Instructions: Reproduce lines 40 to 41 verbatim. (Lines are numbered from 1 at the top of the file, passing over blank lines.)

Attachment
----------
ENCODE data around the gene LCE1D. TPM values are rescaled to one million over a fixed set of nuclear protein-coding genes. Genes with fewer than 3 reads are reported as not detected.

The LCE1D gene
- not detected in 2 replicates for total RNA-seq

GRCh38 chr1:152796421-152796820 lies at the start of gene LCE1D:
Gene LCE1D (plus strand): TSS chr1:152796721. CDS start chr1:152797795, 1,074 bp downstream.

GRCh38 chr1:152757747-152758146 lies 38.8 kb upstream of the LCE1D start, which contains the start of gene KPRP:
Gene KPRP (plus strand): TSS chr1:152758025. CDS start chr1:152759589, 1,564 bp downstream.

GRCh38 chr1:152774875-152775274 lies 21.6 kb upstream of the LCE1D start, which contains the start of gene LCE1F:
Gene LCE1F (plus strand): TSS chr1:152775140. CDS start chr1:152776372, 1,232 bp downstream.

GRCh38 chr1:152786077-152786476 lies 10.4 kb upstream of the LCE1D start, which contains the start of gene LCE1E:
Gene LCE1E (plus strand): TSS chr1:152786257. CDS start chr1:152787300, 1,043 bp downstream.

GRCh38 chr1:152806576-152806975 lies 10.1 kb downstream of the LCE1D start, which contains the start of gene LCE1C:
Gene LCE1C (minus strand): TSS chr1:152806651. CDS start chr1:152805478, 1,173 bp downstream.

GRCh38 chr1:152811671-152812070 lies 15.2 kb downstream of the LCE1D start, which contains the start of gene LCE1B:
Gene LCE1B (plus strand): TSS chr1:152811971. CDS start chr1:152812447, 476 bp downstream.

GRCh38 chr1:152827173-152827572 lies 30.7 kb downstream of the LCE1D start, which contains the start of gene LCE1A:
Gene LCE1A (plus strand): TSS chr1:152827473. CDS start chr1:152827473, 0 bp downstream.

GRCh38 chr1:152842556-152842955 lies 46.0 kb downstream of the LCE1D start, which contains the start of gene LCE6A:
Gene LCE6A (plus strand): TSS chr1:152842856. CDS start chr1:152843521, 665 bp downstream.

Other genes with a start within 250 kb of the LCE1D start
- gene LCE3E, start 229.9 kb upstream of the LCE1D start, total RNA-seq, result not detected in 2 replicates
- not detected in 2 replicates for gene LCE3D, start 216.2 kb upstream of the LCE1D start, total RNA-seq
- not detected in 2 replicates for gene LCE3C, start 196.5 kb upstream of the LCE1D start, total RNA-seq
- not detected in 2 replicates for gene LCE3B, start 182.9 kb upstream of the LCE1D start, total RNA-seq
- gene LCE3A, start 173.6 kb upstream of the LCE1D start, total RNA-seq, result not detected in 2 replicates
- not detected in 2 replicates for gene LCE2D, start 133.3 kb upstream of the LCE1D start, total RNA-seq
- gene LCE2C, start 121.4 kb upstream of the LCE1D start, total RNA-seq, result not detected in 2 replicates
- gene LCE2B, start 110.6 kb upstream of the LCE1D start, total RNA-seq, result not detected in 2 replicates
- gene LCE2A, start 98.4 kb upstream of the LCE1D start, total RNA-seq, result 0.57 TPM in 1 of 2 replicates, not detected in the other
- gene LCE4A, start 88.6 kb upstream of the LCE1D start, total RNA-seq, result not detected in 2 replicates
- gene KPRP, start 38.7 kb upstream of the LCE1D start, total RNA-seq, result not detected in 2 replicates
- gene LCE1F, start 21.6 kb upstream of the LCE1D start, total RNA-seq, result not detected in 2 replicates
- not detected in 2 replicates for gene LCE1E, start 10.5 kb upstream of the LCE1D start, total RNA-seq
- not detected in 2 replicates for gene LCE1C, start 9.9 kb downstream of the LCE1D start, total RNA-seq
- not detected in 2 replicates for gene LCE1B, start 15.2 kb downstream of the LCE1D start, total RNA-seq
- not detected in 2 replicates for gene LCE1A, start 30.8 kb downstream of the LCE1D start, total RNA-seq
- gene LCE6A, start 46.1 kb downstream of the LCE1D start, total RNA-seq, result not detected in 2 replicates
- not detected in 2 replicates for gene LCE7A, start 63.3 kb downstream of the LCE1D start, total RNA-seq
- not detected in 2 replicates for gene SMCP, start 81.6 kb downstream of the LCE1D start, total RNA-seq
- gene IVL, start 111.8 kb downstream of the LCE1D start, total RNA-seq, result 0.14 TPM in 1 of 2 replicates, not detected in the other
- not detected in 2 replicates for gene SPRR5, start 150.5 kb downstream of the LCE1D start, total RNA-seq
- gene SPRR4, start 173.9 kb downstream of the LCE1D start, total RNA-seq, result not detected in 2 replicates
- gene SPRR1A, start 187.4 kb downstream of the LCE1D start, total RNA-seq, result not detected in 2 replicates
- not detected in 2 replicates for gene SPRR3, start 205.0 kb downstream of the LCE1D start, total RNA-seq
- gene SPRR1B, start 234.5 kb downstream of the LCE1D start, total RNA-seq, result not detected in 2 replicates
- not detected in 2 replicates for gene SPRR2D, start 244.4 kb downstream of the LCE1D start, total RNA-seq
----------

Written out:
- gene IVL, start 111.8 kb downstream of the LCE1D start, total RNA-seq, result 0.14 TPM in 1 of 2 replicates, not detected in the other
- not detected in 2 replicates for gene SPRR5, start 150.5 kb downstream of the LCE1D start, total RNA-seq